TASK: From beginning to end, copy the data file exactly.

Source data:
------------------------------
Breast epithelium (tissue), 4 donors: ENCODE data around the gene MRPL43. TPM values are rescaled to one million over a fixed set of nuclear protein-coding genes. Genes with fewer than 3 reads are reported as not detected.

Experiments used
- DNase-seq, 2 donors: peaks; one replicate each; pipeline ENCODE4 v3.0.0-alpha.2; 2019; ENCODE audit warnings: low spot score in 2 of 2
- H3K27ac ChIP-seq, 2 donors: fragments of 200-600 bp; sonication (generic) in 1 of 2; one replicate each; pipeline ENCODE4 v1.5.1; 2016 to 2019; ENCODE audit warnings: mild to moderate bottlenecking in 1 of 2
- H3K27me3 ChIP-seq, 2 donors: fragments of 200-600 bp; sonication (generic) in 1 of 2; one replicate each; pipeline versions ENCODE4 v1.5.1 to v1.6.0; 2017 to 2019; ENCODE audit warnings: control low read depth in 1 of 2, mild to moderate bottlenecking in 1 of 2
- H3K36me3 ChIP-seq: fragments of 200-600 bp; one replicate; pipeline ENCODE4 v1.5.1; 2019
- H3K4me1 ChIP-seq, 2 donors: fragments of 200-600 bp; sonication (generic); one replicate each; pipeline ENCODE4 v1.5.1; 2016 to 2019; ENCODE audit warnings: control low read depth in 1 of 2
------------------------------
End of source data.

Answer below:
Breast epithelium (tissue), 4 donors: ENCODE data around the gene MRPL43. TPM values are rescaled to one million over a fixed set of nuclear protein-coding genes. Genes with fewer than 3 reads are reported as not detected.

Experiments used
- DNase-seq, 2 donors: peaks; one replicate each; pipeline ENCODE4 v3.0.0-alpha.2; 2019; ENCODE audit warnings: low spot score in 2 of 2
- H3K27ac ChIP-seq, 2 donors: fragments of 200-600 bp; sonication (generic) in 1 of 2; one replicate each; pipeline ENCODE4 v1.5.1; 2016 to 2019; ENCODE audit warnings: mild to moderate bottlenecking in 1 of 2
- H3K27me3 ChIP-seq, 2 donors: fragments of 200-600 bp; sonication (generic) in 1 of 2; one replicate each; pipeline versions ENCODE4 v1.5.1 to v1.6.0; 2017 to 2019; ENCODE audit warnings: control low read depth in 1 of 2, mild to moderate bottlenecking in 1 of 2
- H3K36me3 ChIP-seq: fragments of 200-600 bp; one replicate; pipeline ENCODE4 v1.5.1; 2019
- H3K4me1 ChIP-seq, 2 donors: fragments of 200-600 bp; sonication (generic); one replicate each; pipeline ENCODE4 v1.5.1; 2016 to 2019; ENCODE audit warnings: control low read depth in 1 of 2